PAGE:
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The lasting effect of the Cameron Effect

The lasting effect of the Cameron Effect

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Zach, Shelley and Cameron Freeman

Zach, Shelley and Cameron Freeman (courtesy photo)

On the day Cameron Freeman would have turned 22, a girl said something nice to her sister -- even though she doesn't really like her.

A man delivered fresh-baked cookies to a retirement home, because his waistline didn't need them.

A woman at a laundromat shared dryer time with another mom.

Pastors composed sermons about the young man.

A Facebook movement formed in his name.

And his parents found a little peace.

"It's been, for us, very healing. It's blunted the pain," said Shelley Freeman. "The feedback to us, the giveback to us, has been enormous."

Cameron Freeman was killed Nov. 23 on a northern Kansas highway. His three friends were injured, one of them critically. The four young men -- all Lincoln East grads -- were returning home after a concert when a stolen pickup slammed into them.

One night after her son's funeral, Shelley thought about all of the anger and hatred aimed toward the pickup driver. And about how she could channel it into something good, something her son would have wanted.

She announced the Cameron Effect, an annual, one-day challenge to commit seven acts of compassion in her son's name.

She chose his birthday, Dec. 7, but she really had no idea what to expect.

"We were very, very pleased. We thought Dec. 7 was an amazing day. The effect was enormous."

Cameron's friends built a website -- -- for friends and strangers to post their compassionate acts. Dozens shared their experiences that day, and more posted the next day, and the next, and in the days that followed.

A woman spent time trying to calm her grandmother, "who is in perpetual distress due to her Alzheimer's," assuring her she is loved and cared for.

At a gas station, a driver discovered the driver before her had prepaid for her gas, so she paid for the next. This happened at pump No. 7.

A woman forgave a family member who had done a terrible thing to their family. "As soon as I hit the send button, I felt this tremendous sense of relief! Man, did it feel good!"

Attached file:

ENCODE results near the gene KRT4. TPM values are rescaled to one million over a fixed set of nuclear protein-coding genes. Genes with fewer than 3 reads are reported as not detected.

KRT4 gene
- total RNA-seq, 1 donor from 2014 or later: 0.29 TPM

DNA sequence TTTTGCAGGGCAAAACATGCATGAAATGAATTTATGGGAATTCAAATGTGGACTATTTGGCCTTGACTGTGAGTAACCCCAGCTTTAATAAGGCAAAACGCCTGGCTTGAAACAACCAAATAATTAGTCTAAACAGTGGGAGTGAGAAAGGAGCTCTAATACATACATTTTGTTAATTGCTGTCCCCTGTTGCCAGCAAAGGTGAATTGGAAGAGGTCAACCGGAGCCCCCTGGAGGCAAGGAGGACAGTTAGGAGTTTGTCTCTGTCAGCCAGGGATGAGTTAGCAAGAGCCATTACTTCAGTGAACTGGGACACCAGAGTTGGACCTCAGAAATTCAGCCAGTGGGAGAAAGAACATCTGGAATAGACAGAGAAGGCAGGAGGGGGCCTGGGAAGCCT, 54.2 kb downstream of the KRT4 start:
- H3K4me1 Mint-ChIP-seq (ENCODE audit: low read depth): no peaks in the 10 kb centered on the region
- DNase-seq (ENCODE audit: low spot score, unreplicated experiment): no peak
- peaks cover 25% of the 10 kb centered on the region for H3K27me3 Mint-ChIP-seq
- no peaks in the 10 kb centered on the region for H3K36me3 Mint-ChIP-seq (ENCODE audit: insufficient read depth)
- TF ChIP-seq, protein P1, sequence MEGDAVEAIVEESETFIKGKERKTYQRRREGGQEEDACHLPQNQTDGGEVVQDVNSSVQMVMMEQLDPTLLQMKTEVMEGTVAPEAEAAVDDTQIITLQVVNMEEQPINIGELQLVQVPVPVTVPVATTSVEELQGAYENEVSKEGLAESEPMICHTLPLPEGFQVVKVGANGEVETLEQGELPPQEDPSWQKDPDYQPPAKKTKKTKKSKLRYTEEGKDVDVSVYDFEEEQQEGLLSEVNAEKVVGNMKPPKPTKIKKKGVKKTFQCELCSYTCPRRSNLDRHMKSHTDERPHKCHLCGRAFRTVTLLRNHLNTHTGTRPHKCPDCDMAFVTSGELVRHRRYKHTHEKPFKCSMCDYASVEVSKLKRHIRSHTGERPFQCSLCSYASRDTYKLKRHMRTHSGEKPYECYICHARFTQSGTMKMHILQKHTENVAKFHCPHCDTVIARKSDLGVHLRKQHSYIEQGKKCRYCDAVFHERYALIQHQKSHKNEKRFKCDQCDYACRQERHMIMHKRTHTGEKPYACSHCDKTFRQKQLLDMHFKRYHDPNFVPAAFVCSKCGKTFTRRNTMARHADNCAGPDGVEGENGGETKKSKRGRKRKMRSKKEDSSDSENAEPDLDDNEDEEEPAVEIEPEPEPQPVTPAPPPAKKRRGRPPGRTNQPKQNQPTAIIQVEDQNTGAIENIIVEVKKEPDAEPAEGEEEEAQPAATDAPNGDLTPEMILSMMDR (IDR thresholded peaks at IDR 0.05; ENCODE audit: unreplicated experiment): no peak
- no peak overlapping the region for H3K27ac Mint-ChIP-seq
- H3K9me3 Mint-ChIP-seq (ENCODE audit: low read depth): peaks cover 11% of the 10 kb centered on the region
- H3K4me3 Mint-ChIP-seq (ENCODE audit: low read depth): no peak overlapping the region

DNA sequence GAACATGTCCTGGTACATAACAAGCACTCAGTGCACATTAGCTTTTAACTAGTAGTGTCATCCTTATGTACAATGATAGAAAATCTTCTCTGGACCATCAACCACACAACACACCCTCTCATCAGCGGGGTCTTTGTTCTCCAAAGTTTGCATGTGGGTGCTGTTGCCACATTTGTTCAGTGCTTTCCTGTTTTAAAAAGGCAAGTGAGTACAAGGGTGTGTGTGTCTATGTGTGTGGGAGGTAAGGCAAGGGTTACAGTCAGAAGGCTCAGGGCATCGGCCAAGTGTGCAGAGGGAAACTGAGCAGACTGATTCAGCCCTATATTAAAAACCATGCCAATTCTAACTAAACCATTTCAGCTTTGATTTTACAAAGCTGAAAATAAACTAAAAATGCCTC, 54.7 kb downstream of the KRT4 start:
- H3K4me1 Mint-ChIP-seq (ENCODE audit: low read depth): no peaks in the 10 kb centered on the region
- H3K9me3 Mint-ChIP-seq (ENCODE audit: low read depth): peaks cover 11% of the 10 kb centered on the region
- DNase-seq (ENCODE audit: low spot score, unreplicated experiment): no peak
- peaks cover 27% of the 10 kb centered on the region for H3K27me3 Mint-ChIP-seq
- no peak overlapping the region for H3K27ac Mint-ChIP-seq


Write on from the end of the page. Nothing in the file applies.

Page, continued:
People were still posting last week.

"I took some of my Christmas presents and extra things around my house that I did not need to the Friendship Home."

A stranger created a Facebook page for the Cameron Effect, and more than 1,000 people accepted the challenge. Students and staff at Nebraska Wesleyan -- where Cameron had attended -- visited a booth and grabbed seven sticky-notes each, each one representing an act of kindness.

Cameron's parents heard about Lincoln elementary and high school classes embracing the movement, about strangers as far away as France and Spain doing good deeds, about sermons that invoked their son.

Someone made Cameron Effect T-shirts.

And last week, the family was invited to make a presentation at a February conference on compassion and diversity in religion. They were asked to talk about dealing with tragedy, and turning it into forgiveness instead of vengeance. They accepted.

"The positive thing is that people are hearing Cameron's name and are not afraid to say it. They're not afraid they're going to cause pain," Shelley said. "It's what everybody wants for their loved one. That their name be said often, and with joy."

Reach Peter Salter at 402-473-7354 or


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Cameron Freeman's parents have created the Cameron Effect, a movement of kind deeds to honor the Lincoln East grad's legacy.

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